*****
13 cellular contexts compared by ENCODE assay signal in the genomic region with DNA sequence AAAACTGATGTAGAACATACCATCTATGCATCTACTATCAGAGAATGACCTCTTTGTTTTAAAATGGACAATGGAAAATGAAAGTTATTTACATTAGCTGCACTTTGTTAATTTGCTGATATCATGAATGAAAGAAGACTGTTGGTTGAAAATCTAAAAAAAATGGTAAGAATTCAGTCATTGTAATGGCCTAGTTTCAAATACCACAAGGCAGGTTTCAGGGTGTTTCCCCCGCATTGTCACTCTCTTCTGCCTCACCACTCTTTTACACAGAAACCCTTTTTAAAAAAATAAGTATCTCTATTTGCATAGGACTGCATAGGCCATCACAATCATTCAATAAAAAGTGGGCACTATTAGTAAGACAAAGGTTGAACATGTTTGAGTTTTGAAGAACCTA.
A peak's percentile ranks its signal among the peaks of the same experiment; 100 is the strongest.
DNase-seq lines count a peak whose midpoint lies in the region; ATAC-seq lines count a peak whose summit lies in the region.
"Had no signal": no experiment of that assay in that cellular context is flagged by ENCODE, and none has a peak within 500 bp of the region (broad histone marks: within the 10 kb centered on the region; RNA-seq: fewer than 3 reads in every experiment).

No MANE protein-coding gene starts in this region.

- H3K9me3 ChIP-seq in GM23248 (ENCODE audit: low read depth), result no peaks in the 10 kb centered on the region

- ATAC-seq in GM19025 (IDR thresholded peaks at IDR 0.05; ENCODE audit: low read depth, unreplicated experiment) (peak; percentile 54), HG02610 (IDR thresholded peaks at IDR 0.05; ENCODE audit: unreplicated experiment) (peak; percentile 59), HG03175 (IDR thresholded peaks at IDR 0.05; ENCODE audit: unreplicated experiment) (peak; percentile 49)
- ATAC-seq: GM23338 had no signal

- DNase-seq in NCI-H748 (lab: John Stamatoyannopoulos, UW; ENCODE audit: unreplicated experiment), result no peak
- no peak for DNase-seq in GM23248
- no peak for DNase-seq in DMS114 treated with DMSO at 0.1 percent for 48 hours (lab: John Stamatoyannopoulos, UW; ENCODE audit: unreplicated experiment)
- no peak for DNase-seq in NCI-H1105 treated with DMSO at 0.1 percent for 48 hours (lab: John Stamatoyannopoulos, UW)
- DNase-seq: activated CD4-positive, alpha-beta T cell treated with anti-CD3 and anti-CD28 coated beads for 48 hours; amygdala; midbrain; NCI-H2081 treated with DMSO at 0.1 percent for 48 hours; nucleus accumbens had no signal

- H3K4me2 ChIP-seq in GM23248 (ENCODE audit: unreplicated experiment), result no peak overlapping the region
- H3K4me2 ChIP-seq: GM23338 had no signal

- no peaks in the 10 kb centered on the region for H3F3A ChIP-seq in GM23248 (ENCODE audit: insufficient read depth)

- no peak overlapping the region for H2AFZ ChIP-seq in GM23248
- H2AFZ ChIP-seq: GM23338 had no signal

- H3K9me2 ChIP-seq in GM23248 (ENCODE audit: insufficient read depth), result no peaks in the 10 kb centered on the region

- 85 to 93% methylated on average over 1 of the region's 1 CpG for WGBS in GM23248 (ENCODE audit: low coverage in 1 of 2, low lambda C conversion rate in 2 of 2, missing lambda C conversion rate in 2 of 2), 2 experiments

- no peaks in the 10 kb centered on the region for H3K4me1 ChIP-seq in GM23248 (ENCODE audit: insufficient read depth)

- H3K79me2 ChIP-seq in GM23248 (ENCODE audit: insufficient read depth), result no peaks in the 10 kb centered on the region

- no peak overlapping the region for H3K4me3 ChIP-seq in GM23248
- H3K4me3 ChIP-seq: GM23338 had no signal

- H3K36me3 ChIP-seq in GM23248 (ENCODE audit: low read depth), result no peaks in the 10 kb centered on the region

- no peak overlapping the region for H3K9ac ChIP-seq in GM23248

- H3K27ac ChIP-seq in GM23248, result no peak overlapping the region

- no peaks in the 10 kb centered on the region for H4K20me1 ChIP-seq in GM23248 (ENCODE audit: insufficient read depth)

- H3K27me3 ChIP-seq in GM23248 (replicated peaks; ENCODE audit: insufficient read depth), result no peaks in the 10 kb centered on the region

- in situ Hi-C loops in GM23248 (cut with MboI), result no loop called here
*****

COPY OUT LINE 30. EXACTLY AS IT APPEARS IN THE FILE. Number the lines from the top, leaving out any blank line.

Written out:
- in situ Hi-C loops in GM23248 (cut with MboI), result no loop called here